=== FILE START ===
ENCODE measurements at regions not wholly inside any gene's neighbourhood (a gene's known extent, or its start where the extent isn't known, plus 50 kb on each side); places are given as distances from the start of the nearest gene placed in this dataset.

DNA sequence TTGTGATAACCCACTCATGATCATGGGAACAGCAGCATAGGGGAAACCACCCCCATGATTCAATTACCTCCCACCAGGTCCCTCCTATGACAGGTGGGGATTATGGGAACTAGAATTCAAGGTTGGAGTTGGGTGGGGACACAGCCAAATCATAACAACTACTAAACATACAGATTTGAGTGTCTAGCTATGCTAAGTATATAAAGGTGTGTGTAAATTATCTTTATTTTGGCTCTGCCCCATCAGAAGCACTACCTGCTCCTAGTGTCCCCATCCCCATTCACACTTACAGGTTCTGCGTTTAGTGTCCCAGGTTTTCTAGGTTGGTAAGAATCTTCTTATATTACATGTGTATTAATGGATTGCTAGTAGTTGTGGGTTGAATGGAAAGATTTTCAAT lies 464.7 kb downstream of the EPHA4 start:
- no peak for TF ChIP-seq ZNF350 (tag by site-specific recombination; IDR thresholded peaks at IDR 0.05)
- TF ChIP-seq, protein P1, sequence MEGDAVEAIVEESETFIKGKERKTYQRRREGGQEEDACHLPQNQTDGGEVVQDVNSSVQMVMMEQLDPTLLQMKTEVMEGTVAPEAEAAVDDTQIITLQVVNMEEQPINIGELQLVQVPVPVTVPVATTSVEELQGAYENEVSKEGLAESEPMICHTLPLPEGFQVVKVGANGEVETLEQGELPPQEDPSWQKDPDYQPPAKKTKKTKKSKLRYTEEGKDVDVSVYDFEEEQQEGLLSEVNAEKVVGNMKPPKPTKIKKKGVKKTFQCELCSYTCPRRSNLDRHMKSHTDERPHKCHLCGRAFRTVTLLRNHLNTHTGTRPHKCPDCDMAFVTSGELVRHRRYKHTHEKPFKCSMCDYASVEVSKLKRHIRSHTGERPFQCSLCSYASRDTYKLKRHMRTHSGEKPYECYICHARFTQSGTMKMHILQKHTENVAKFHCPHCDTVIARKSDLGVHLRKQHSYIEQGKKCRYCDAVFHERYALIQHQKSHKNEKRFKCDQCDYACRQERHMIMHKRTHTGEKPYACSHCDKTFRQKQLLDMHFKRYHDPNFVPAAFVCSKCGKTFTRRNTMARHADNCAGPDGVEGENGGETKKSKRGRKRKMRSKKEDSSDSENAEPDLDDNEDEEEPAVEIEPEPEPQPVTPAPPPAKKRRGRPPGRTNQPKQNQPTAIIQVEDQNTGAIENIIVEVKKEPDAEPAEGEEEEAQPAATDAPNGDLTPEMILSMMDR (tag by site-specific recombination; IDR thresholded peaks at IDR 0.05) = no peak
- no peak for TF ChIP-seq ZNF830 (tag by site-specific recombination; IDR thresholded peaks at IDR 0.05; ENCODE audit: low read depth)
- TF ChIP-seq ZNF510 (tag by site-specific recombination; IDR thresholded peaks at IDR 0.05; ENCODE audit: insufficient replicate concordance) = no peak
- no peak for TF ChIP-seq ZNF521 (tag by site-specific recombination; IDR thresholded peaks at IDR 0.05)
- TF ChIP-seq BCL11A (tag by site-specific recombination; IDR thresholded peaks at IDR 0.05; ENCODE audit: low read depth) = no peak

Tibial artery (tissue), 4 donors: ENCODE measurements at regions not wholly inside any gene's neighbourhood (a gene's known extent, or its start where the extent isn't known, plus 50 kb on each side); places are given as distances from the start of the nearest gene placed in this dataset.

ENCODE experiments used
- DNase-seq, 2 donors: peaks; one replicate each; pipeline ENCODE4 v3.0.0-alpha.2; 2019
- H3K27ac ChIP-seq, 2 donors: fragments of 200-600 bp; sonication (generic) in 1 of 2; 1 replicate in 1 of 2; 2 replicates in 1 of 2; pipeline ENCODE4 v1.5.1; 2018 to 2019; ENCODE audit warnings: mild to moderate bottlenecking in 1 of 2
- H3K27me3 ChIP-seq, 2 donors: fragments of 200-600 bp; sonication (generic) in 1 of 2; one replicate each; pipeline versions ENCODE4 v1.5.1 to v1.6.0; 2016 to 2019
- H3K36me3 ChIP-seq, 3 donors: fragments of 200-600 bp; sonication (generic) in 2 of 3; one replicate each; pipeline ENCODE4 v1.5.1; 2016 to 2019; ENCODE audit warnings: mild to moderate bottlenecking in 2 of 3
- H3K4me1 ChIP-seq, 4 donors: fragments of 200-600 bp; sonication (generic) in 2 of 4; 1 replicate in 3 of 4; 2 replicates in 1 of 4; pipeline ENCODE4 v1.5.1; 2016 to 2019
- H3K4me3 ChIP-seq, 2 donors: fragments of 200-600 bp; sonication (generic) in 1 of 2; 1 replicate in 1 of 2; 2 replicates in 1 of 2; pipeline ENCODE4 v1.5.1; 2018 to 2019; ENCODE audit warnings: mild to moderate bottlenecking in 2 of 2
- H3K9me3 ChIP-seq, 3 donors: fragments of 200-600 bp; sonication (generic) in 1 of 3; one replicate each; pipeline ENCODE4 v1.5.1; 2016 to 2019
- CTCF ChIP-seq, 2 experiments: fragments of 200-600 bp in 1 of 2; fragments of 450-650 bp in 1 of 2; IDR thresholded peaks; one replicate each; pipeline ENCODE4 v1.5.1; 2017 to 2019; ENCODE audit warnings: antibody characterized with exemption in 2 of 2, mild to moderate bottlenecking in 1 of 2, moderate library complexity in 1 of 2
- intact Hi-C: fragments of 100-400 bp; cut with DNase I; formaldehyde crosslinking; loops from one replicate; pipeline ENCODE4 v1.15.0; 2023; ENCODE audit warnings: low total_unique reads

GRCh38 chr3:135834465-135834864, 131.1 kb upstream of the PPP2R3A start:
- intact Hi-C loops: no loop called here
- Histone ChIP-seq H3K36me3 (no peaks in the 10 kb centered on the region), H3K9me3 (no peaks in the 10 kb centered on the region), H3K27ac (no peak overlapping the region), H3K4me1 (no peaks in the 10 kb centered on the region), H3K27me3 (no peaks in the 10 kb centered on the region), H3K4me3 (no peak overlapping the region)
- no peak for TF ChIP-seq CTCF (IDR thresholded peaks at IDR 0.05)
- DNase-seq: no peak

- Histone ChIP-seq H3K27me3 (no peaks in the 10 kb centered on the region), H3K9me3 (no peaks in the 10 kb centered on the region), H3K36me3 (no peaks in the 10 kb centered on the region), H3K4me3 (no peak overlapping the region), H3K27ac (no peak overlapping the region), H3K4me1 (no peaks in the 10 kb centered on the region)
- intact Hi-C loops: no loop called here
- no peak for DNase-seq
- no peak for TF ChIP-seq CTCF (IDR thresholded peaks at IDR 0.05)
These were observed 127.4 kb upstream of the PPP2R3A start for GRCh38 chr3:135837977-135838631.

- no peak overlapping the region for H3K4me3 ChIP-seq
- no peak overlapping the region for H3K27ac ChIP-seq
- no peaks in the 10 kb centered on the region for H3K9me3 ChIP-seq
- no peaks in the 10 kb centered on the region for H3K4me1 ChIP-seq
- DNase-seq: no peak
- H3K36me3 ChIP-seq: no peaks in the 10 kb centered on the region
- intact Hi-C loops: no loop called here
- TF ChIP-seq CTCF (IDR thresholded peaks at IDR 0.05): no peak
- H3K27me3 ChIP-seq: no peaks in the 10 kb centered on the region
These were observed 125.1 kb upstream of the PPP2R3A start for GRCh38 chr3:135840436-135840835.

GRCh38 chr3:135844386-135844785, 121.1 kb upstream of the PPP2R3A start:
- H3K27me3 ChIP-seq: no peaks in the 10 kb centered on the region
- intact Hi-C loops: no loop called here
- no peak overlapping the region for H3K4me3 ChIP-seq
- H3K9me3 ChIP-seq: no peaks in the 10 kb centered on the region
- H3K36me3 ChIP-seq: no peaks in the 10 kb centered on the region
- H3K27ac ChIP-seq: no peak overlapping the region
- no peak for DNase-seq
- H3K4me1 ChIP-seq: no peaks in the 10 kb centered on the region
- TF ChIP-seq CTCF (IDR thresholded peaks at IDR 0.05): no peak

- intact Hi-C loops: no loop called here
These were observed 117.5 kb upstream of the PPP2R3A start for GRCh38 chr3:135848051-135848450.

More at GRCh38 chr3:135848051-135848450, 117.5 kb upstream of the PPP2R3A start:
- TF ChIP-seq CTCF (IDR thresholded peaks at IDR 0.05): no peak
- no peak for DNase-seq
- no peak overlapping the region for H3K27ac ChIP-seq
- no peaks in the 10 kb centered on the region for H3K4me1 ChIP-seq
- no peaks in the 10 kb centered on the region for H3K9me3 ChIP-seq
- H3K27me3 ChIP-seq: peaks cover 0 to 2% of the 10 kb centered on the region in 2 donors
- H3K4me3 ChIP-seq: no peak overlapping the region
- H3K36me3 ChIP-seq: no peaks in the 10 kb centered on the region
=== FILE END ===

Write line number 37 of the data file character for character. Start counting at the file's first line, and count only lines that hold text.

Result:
- TF ChIP-seq CTCF (IDR thresholded peaks at IDR 0.05): no peak